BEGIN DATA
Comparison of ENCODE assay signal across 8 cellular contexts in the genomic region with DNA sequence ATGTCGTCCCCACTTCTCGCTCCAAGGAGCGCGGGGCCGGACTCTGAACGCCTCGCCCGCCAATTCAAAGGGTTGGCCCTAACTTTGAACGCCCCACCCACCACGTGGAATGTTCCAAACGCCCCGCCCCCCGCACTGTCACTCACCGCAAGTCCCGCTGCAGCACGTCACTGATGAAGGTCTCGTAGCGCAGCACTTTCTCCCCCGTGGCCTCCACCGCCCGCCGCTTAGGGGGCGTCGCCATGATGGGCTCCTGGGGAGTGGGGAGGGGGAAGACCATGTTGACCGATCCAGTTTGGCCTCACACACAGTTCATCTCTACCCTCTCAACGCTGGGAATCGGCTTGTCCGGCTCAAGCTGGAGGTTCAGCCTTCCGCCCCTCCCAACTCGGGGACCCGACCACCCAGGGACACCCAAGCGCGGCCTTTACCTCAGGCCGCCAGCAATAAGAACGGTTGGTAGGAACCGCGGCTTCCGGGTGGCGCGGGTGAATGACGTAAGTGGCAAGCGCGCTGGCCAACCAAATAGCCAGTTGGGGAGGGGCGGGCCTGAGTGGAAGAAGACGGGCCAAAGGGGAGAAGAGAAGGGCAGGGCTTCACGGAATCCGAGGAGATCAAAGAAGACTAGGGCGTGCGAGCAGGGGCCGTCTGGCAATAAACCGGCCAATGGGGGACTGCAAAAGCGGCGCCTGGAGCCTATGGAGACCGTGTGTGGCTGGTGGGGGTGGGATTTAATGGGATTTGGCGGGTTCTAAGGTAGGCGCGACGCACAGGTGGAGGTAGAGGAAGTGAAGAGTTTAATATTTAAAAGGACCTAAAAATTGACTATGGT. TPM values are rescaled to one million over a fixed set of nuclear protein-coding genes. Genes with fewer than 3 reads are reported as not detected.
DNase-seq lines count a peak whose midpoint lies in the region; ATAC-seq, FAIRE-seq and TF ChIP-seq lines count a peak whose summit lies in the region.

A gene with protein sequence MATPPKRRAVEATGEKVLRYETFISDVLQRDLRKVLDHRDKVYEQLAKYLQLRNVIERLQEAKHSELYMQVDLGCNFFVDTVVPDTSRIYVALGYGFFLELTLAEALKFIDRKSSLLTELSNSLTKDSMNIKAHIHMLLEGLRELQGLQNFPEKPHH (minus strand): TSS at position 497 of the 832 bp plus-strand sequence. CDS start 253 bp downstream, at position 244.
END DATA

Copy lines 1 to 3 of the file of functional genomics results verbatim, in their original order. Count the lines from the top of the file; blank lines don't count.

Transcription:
Comparison of ENCODE assay signal across 8 cellular contexts in the genomic region with DNA sequence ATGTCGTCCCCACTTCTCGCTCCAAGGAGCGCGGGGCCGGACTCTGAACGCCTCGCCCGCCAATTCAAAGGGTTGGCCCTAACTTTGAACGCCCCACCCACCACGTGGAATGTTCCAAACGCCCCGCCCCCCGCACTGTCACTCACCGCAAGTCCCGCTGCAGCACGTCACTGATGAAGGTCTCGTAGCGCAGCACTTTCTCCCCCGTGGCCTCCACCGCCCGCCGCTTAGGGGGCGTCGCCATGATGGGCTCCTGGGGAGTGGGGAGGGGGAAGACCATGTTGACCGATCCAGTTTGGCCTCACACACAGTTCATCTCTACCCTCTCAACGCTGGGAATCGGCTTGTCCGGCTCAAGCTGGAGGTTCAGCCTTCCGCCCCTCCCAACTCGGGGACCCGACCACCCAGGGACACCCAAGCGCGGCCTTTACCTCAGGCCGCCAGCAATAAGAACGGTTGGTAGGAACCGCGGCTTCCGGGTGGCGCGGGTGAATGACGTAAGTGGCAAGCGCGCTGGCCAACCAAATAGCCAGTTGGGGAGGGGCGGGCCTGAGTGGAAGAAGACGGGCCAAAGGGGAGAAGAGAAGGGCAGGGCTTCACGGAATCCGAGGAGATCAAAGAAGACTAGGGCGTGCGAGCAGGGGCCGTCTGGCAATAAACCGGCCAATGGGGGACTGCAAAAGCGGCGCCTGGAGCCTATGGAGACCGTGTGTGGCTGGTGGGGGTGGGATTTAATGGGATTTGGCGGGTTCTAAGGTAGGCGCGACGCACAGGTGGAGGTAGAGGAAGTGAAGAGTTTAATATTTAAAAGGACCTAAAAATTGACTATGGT. TPM values are rescaled to one million over a fixed set of nuclear protein-coding genes. Genes with fewer than 3 reads are reported as not detected.
DNase-seq lines count a peak whose midpoint lies in the region; ATAC-seq, FAIRE-seq and TF ChIP-seq lines count a peak whose summit lies in the region.

A gene with protein sequence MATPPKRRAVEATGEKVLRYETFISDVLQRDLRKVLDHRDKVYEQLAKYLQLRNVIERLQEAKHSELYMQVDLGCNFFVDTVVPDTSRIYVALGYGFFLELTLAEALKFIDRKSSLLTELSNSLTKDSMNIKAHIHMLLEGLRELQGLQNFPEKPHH (minus strand): TSS at position 497 of the 832 bp plus-strand sequence. CDS start 253 bp downstream, at position 244.